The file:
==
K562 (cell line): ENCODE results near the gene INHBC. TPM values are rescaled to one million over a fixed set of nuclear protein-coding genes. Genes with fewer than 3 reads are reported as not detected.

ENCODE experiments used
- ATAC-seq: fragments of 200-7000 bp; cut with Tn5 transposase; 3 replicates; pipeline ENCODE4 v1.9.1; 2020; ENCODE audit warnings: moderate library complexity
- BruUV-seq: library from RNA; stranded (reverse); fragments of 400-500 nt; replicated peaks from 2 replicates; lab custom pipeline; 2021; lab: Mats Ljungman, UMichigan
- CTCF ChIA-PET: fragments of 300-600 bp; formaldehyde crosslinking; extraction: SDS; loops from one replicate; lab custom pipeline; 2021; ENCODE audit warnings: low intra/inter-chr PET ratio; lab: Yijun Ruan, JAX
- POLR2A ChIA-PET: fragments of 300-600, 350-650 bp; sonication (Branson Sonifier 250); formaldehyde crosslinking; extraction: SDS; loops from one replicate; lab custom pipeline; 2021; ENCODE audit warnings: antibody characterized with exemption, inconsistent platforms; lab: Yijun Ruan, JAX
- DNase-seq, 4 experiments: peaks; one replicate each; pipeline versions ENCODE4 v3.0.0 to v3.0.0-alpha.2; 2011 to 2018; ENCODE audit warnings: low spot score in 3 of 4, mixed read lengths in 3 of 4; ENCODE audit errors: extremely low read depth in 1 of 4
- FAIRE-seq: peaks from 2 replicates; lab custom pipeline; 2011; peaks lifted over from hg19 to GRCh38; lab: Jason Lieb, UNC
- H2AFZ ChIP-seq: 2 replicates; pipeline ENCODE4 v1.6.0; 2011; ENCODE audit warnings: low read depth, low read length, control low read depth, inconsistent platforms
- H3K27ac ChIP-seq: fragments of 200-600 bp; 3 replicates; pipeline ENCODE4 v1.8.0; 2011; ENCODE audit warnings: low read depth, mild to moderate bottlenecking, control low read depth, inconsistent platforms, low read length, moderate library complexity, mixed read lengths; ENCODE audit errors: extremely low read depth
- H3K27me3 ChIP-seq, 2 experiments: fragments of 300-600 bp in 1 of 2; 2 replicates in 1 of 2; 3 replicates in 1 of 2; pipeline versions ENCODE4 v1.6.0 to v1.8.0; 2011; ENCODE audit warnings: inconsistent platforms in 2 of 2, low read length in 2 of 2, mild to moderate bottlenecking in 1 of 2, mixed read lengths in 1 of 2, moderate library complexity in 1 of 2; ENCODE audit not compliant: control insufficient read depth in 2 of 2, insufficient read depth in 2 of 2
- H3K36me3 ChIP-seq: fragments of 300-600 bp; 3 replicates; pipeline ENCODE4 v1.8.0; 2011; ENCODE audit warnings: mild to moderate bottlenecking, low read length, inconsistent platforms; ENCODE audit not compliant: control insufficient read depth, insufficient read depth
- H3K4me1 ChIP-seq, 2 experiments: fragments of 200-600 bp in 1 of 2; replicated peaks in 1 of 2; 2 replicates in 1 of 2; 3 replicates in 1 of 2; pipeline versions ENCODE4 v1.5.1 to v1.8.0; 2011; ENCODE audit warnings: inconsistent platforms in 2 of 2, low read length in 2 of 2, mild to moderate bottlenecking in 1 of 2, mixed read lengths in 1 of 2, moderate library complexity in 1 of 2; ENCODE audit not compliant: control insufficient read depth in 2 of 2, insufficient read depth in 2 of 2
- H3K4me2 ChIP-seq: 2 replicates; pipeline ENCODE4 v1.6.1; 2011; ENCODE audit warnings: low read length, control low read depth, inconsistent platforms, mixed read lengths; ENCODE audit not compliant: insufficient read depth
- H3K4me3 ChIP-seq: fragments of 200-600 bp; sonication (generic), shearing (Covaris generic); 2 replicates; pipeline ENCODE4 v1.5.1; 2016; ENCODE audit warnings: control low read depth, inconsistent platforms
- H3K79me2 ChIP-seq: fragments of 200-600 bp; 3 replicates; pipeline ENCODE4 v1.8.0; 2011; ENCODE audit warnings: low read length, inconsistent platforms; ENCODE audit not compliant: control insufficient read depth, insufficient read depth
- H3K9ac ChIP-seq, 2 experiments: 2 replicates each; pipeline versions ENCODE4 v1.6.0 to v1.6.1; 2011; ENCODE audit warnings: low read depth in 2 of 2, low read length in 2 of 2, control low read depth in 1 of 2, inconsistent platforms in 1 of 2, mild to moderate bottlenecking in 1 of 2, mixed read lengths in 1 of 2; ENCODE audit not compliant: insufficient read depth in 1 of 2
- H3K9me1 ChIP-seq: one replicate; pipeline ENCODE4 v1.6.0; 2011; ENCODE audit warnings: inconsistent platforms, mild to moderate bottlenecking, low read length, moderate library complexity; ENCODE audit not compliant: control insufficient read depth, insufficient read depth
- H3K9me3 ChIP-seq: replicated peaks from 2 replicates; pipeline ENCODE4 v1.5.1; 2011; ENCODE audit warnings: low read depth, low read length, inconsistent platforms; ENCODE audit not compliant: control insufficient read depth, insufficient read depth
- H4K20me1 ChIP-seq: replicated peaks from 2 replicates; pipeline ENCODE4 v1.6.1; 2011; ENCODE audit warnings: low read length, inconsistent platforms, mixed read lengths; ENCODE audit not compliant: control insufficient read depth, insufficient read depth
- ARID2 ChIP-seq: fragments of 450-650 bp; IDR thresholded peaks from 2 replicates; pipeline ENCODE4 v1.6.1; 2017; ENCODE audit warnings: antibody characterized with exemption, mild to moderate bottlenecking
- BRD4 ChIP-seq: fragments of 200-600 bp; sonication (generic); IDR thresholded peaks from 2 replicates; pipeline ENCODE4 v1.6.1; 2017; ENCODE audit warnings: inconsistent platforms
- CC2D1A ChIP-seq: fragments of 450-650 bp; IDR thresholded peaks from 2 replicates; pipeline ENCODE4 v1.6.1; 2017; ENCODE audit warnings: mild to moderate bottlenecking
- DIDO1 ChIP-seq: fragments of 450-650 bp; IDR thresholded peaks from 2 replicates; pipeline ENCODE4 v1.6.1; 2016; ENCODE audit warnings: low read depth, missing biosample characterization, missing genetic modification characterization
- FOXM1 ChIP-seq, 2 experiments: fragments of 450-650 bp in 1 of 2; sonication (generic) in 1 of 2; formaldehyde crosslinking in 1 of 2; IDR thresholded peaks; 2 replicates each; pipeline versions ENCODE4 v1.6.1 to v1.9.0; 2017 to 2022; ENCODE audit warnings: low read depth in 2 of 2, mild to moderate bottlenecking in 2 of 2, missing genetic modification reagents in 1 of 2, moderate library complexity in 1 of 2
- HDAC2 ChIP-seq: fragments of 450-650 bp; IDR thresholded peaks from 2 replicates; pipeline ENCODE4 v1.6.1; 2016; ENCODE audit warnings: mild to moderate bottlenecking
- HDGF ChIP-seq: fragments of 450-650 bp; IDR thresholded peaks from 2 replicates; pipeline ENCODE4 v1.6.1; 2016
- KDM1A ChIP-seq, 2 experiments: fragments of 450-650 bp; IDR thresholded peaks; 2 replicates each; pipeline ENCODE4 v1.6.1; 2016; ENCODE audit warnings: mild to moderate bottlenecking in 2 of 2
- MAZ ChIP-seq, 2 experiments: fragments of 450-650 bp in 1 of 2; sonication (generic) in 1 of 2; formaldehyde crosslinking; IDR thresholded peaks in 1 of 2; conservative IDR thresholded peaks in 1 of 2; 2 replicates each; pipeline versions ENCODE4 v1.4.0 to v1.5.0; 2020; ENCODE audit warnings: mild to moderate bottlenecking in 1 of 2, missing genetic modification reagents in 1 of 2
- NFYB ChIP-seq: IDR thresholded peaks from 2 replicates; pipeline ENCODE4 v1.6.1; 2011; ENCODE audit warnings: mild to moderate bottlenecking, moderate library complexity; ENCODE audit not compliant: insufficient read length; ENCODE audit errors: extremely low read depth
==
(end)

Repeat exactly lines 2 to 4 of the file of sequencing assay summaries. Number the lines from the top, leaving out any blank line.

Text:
ENCODE experiments used
- ATAC-seq: fragments of 200-7000 bp; cut with Tn5 transposase; 3 replicates; pipeline ENCODE4 v1.9.1; 2020; ENCODE audit warnings: moderate library complexity
- BruUV-seq: library from RNA; stranded (reverse); fragments of 400-500 nt; replicated peaks from 2 replicates; lab custom pipeline; 2021; lab: Mats Ljungman, UMichigan